Ecomoorings at Studland Bay in Dorset

The Seahorse Trust working with its partners at Boatfolk have put in 10 Ecomoorings into Studland Bay and this is just the start

In August 2021, The Seahorse Trust with its partners at BOATFOLK boating and marina services, installed 10 Ecomoorings as the start of an ambitious project to take pressure off this highly sensitive site, which is home to seagrass and seahorses.

Studland Bay was designated as a Marine Conservation Zone in 2019 after 11 years of studying, surveying and campaigning by the trust and its partners at Southampton University. The site is very important for its seagrass meadow and its population of Spiny Seahorses both of which have been affected by an increase in the number of boats visiting the site.

These Ecomoorings will take the pressure off the site and allow it to recover to favourable conditions, which was the intention of the Marine Conservation Zone.

Studland Bay Marine Partnership

We formed a partnership in 2020 to oversee all the work in Studland Bay called the Studland Bay Marine Partnership.

This partnership is made up of The Seahorse Trust, Boatfolk, National Trust, RYA, Southampton University and a host of other conservation and boating organisations.

The partnership has a number of sub-groups all working on various aspects of the project from the core group made up of founder and key members to the science and media groups. There will be more as time moves on and we need to expand our work further.

Click on the image above to go to the SBMP webpage.

Studland’s Ocean Meadow

Studland has a secret underwater forest, the seagrass meadows which are home to seahorses, undulate rays, cuttlefish and so many more rare and endangered species.

In this video you can see how so many individuals and organisations have come together through the Studland Bay Marine Partnership to try and save the special habitat and precious species that live there.

Click on the image above to see the video

This film was kindly put together by Sue Weston and thanks to Boatfolk, National Trust, The Knight Family, Dorset Coastal Forum, The Seahorse Trust and Studland Bay Marine Partnership for taking part.

So how do they work ?

The Ecomoorings are very simple in design as the image to the right shows.

There is a 2-metre helical screw that is sunk (screwed) into the seabed, attached to this is a 2 metre, elasticated riser, that goes up to the mooring buoy on the surface.

As the tide rises the elasticated rode stretches, as it ebbs the riser retracts. This way the riser does not drag or run on the seabed and so the seagrass does not get cut down or eroded.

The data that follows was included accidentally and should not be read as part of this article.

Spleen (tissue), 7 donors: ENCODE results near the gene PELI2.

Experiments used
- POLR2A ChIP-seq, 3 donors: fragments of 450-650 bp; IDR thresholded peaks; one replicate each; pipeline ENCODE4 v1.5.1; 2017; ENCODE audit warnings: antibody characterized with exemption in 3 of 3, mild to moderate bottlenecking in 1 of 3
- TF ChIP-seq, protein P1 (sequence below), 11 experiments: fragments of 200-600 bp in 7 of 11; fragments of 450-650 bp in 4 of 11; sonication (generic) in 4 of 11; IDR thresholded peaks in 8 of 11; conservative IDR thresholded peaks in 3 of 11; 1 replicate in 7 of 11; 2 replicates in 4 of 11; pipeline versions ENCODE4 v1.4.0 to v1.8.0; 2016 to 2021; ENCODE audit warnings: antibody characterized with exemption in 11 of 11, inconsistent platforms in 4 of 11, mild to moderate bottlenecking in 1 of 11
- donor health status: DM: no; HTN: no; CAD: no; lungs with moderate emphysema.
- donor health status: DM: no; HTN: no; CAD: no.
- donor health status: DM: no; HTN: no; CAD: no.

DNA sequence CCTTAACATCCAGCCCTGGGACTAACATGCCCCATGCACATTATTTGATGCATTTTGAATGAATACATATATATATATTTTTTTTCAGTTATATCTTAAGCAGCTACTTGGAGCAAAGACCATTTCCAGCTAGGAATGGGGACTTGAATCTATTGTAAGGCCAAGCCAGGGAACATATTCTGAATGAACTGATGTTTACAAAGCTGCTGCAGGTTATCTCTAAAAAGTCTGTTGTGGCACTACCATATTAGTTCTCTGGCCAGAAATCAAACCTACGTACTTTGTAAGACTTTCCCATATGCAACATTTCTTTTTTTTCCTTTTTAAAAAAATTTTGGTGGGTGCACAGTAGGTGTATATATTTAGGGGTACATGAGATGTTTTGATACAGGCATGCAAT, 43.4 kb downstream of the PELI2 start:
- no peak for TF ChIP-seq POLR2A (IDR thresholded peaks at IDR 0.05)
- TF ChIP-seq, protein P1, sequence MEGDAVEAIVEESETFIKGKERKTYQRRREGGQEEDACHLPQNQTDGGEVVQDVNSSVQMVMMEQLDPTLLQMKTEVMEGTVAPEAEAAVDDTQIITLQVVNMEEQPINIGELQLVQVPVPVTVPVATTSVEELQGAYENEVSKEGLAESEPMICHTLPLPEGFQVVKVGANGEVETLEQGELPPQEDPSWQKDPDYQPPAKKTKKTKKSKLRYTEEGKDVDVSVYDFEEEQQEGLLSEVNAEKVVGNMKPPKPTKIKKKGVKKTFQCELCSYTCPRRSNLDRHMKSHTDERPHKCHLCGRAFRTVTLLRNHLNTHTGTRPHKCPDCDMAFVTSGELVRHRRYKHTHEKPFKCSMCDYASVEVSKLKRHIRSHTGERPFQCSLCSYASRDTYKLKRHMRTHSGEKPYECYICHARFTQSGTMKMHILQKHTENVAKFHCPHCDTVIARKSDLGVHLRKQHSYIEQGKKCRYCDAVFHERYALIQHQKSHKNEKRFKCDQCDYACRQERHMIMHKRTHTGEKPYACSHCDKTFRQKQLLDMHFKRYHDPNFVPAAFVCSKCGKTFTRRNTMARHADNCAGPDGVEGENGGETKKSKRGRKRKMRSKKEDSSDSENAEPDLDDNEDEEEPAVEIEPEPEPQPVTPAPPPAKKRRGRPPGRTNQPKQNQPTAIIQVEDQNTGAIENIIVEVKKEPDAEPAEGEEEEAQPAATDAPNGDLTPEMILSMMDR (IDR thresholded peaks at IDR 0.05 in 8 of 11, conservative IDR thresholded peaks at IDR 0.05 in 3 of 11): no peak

By having a very small footprint on the seabed (about 16 cm) it allows the seagrass to grow right up to it, giving a greater coverage of seagrass in the area, which increases the quality and area of seagrass for the diverse range of species, such as seahorses that live in it.

Our Partners

Without partners like BOATFOLK this project would not be possible, they have kindly funded this whole project and working with them we hope to go forward and install more.

We had one of the moorings kindly funded by ROCKFISH restaurants and one from a private individual, who did it in memory of a family member. Thank you to everyone and if you want to help this project, please email us and let us know.

Why is seagrass so important?

Seagrass is our rainforest of the sea; it absorbs carbon dioxide in the fight against global warming and crucially it protects our coasts from erosion and helps our beaches to build up.

As the waves come into shore, they get diffused by the seagrass meadows that are in the shallow waters. The seagrass takes the energy out of the waves and slows it down, so by the time it ends up on the beach it is much calmer. This calm water is less destructive to the beach and cliffs and stops them washing and eroding away.

When seagrass naturally sheds its leaves in the late summer and autumn, the leaves are washed up onto the beach and get mixed in with the sand. This gives structure to the sand and helps to build up and stabilise the beach, stopping it and the cliffs from washing away.